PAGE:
As a recent response to a post on this blog reminded me, it is very, very common for gun-control opponents and conservative politicians to point out that “Guns Don’t Kill People, People Do.” The problem with this catchy conservative talking point is that it doesn’t really argue anything. Of course people kill people; I’ve yet to see a bunch of guns and knives running around by themselves committing murders.
Where conservatives get in trouble with their argument is when they start to point to knives and other methods of killing as justification for their opposition to gun control laws. The logic sounds like this: People commit murders by stabbing or beating or poisoning every day, so why do we need gun-control laws and not knife-control laws?
A look at the census murder statistics for the last decade (available online here) confirms that people do indeed kill each other in this country: 129,741 murders were reported in the U.S. from 2000-2008 as classified by the Uniform Crime Reporting (UCR) Program. They attach this statement to the document:
The Uniform Crime Reporting (UCR) Program defines murder and nonnegligent manslaughter as the willful (nonnegligent) killing of one human being by another.
That means that the numbers they show here EXCLUDE accidental or negligent killings as defined by law enforcement. Keep that in mind as you look at the table of murder statistics from the census below.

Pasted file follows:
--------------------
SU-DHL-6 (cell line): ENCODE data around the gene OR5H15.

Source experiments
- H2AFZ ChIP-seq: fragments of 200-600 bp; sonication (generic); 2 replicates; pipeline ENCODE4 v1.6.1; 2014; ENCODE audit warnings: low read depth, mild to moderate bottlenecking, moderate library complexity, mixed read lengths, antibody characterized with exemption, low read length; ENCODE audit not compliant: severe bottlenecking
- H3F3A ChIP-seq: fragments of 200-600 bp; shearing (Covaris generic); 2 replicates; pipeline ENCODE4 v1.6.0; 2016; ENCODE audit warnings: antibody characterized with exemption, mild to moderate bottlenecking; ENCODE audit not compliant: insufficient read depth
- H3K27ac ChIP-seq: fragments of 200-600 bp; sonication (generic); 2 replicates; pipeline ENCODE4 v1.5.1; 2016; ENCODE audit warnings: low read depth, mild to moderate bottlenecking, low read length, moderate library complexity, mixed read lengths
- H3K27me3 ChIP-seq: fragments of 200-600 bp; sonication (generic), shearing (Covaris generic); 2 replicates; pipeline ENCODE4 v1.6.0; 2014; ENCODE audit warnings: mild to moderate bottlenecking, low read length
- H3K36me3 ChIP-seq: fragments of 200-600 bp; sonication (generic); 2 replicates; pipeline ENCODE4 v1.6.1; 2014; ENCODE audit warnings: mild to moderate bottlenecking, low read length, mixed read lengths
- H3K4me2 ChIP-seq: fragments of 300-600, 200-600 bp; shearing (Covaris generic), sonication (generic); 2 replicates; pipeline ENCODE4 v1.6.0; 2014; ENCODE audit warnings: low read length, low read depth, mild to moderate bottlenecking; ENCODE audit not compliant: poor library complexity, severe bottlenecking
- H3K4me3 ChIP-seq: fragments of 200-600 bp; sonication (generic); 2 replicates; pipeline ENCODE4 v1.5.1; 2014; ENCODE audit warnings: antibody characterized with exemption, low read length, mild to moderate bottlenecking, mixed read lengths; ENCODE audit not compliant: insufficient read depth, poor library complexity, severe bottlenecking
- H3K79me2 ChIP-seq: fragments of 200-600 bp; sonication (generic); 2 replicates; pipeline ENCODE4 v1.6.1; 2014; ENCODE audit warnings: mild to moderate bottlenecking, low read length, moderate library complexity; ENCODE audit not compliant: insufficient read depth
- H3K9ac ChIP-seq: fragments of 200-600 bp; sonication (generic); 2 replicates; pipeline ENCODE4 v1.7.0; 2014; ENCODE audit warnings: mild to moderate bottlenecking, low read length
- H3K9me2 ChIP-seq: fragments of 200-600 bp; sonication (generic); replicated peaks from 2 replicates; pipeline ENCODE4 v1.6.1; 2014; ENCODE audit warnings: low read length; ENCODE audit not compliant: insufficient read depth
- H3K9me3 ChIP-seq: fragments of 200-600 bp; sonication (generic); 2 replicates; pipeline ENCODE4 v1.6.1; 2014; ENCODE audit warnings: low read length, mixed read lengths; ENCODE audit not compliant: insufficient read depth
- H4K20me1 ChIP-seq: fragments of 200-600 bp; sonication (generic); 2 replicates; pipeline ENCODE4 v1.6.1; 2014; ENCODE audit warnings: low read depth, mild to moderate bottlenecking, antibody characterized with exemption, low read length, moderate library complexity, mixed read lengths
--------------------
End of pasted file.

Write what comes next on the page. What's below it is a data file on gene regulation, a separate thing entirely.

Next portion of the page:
Homicides by Weapon Used, 2000-2008
|Totals, 2000-2008||% of total|
|Other firearm not specified or type unknown||820||1%|
|Firearms, type not stated||11,564||9%|
|Knives or cutting instruments||16,547||13%|
|All other weapons subtotals||43,629||34%|
|Total, all types:||129,741||100%|
Source, U.S. Census 2011 – Murder Victims–Circumstances and Weapons Used or Cause of Death
These numbers are striking: according to the statistics reported above, fully 2/3 of the American murder victims from the years listed were killed by a firearm of some type, dwarfing the numbers of those killed by other weapons. In fact, the next most common weapon used, listed as “knives or cutting instruments,” accounts for 13% of all murders (as opposed to 66% for firearms). This means that anyone murdered during that time was five times as likely to be shot to death than killed by a knife or cutting instrument.
There is much that can be inferred by this data, but the simplest and most obvious conclusion is also the most striking: Guns are a vastly more effective tool for killing people than anything else Americans use for that purpose. Think, for a moment, about how much easier it is (even with our nations woefully inadequate gun laws) to purchase a knife or even a sword than it is to get a gun in this country. How many millions of would-be murder weapons (in the form of kitchen cutlery alone) sit in unlocked, unsecured kitchen cabinets and knife-blocks in this country? And yet, even with all these dangerous instruments of death around us, Americans still use guns to commit murder twice as often as anything else combined.
It makes sense: Our armed forces don’t storm into battle wielding butcher knives or hoping to strangle their enemy. They use guns, because guns are the most effective means of killing people. Nothing else even comes close, and so it also makes sense that, as a society that prides itself on nonviolent discourse to solve disagreements, we need to regulate guns with the same efficacy that firearms have demonstrated as murder weapons.
So, to paraphrase the great comedian Eddie Izzard: Guns don’t kill people, people do, but the gun certainly helps.